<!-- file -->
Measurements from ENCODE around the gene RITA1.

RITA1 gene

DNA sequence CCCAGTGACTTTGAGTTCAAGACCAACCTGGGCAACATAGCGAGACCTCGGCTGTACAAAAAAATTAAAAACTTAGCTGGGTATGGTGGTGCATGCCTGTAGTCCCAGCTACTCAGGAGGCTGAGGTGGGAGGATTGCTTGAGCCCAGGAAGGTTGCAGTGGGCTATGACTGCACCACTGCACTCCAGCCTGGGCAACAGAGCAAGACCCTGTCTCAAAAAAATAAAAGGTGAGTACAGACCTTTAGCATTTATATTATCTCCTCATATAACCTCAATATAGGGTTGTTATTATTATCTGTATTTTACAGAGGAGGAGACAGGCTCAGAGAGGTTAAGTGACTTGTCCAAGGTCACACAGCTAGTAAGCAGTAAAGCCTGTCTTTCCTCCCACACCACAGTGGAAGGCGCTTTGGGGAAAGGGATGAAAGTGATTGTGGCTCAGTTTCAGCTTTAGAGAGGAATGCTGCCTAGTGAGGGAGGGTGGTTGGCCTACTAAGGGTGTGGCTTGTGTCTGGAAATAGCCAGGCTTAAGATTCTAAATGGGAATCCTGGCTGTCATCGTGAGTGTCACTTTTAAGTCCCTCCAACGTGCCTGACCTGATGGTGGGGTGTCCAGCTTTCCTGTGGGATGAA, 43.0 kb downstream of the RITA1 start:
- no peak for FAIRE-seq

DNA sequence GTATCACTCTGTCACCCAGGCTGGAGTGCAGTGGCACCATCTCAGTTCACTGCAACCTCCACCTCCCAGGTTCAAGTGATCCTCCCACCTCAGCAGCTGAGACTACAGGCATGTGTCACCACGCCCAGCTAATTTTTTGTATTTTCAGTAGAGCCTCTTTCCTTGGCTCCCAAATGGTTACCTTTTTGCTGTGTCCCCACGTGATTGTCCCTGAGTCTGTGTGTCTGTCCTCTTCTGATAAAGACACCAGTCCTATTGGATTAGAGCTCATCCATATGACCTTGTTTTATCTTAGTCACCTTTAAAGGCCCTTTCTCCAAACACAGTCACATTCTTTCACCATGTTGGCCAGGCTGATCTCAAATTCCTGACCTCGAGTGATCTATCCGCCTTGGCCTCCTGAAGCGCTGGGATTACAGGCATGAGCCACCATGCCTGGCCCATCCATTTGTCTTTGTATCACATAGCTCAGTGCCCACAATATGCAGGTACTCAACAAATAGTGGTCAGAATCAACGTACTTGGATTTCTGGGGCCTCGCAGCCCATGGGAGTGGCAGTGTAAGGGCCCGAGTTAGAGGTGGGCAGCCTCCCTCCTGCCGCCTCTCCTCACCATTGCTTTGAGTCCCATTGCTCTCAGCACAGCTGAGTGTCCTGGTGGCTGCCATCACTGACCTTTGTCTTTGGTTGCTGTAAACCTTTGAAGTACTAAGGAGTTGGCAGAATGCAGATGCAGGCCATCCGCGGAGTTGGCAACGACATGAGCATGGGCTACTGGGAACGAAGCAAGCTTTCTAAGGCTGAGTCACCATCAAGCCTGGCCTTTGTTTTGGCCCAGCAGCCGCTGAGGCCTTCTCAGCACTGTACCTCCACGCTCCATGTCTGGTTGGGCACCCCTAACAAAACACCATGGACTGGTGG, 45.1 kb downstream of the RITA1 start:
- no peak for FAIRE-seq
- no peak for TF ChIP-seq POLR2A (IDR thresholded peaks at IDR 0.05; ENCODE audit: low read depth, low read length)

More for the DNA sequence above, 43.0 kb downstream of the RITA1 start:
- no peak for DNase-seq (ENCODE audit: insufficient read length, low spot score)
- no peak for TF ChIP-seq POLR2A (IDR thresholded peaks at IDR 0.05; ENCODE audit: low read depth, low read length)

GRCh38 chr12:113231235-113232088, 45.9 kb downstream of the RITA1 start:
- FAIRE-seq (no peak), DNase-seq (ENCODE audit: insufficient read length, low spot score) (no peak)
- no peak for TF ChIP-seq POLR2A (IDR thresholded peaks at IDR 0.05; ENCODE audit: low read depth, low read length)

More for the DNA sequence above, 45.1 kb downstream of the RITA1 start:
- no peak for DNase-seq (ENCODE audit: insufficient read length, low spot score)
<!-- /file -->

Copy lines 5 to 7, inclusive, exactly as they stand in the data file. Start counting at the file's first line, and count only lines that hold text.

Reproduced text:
DNA sequence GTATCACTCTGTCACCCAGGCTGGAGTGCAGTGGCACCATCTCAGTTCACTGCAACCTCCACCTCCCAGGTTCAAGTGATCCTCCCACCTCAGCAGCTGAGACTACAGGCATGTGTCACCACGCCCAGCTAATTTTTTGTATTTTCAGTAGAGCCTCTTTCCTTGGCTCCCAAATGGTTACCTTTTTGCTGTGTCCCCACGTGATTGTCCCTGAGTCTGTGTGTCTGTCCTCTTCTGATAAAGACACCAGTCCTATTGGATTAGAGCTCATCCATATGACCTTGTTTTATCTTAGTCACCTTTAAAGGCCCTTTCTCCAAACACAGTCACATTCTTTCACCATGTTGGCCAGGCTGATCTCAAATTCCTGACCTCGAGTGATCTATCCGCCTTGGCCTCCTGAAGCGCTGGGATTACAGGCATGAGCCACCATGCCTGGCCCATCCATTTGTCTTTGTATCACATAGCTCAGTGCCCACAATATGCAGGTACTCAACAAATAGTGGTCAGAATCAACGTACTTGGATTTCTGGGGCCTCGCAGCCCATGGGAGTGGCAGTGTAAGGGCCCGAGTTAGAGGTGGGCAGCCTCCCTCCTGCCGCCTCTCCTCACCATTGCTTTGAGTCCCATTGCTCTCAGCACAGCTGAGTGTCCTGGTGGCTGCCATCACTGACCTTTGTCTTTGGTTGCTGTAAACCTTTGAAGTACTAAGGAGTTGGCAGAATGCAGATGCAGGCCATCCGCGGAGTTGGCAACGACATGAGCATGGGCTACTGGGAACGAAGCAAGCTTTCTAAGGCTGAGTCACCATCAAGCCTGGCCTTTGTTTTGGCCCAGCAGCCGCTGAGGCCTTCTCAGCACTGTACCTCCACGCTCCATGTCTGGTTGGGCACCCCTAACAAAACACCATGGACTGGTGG, 45.1 kb downstream of the RITA1 start:
- no peak for FAIRE-seq
- no peak for TF ChIP-seq POLR2A (IDR thresholded peaks at IDR 0.05; ENCODE audit: low read depth, low read length)